Advertisements for the Sate Fair, Richmond Times-Dispatch, Oct. 3, 1920.

The airship appeared at the State Fair which ran Oct. 4 - 14th in Richmond. Two airships appeared in Richmond that week including the Zodiac.



Image of article from page one of the Richmond Times-Dispatch, Oct. 6, 1920.


The article above notes that aerial views of the city were taken by the two dirigibles, including the Zodiac, and that the images would be on exhibition at the Army recruiting station on Broad Street. 

And now the images:


View of Richmond's downtown area. 

View of the Fan District, Broad Street Station
(now the Science Museum), and the north side of the city. 

The Robert E. Lee Monument and Lee Circle.


Another view of downtown Richmond. 


View of Church Hill and St. John's Church.

A boiler Plant in Richmond - which looks like it was located just south of the James.
Anyone know the name of this area then or now?

Another view of the south of the James boiler plant. 


- Ray.


Thursday, August 10, 2017

Alcoa Desisgned House in Richmond

Hobby Hills Farms and Fernleigh, Traylor Estates and Wayland.  You don’t hear these names very often, but these are Richmond neighborhoods in what was once north Chesterfield.  Today they are in the south-west corner of the City of Richmond.  Out beyond the crossroads of old Bon Air, these neighborhoods were the products of the great American automobile commuter culture, of Baby Boom America, and the spread of the city out from what in the late 1950s and 1960s was a declining urban core.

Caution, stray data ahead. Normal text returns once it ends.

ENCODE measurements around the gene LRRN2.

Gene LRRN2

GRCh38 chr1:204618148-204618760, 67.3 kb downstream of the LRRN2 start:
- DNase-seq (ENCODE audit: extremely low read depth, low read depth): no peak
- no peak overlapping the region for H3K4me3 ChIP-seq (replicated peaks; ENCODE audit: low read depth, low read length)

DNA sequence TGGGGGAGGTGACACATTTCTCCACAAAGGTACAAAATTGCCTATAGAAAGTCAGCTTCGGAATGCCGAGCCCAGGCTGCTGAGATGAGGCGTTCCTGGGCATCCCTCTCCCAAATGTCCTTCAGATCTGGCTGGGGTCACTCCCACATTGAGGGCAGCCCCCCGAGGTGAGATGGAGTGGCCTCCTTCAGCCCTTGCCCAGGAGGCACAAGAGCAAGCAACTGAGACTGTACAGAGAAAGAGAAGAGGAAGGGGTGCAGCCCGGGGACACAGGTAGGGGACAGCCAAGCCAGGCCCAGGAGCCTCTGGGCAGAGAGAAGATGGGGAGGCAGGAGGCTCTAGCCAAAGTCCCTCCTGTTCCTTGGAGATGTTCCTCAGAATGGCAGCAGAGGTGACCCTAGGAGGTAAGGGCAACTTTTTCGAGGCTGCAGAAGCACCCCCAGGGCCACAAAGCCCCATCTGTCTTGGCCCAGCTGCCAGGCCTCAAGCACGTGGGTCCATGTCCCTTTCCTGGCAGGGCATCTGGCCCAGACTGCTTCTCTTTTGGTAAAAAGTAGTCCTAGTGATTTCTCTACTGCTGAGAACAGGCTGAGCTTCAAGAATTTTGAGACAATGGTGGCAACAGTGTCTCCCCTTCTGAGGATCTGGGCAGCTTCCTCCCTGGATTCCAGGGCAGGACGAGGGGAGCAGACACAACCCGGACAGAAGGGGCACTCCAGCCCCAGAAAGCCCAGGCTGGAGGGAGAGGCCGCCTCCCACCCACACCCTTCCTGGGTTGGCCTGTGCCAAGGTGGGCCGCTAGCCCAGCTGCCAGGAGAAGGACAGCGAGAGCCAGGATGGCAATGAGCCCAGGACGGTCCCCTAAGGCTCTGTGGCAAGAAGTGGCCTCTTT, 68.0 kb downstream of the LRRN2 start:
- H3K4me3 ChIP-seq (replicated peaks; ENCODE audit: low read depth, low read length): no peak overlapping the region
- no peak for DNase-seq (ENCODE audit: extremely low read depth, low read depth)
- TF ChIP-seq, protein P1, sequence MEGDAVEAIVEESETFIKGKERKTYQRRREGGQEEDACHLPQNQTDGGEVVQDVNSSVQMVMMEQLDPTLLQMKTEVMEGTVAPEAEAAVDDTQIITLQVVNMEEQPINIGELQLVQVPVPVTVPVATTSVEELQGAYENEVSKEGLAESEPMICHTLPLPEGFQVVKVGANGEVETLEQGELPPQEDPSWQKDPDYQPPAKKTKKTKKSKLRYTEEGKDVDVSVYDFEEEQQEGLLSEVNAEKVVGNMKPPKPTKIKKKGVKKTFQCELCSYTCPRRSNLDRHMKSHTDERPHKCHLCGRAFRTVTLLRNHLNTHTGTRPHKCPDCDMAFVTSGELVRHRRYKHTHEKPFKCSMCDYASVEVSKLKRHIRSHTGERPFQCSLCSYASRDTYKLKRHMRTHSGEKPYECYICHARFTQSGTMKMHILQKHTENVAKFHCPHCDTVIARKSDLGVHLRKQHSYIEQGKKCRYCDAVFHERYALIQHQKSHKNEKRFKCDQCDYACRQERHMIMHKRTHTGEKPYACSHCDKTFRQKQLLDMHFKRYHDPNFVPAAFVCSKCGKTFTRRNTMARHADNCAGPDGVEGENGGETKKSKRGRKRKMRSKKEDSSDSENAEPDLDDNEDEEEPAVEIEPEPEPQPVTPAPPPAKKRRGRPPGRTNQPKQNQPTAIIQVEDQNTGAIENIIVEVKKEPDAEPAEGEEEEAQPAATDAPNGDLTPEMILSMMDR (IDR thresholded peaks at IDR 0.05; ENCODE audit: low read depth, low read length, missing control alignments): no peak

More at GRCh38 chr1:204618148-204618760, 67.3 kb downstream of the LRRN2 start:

Broadly speaking, the architectural program along the winding streets of these Richmond suburbs were variations on one of two plans: the Ranch-style house, and the Tri-level (sometimes called a “Split Level”).  As two style houses covered what had been the forest, the driveways filled with station wagons and sedans with fins and only the curving roads and oak trees broke up the relentless vista of Ranches and Tri-levels stretching down to the James River.

There are a few bold exceptions to this architectural norm.  One unconventional Richmond home was the Half Moon House, owned by Howard H. Hughes, who operated a successful used car business on Broad Street under the name, “Mad Man Dapper Dan.”  It was designed in 1965 by  a Richmond architect, Haigh Jamogachian, who also designed the round Markel Building near Willow Lawn.  Sadly, Mad Man Dapper Dan’s crescent-shaped home was demolished in 2005 and some oversized mediocrity has taken its place on the banks of the James.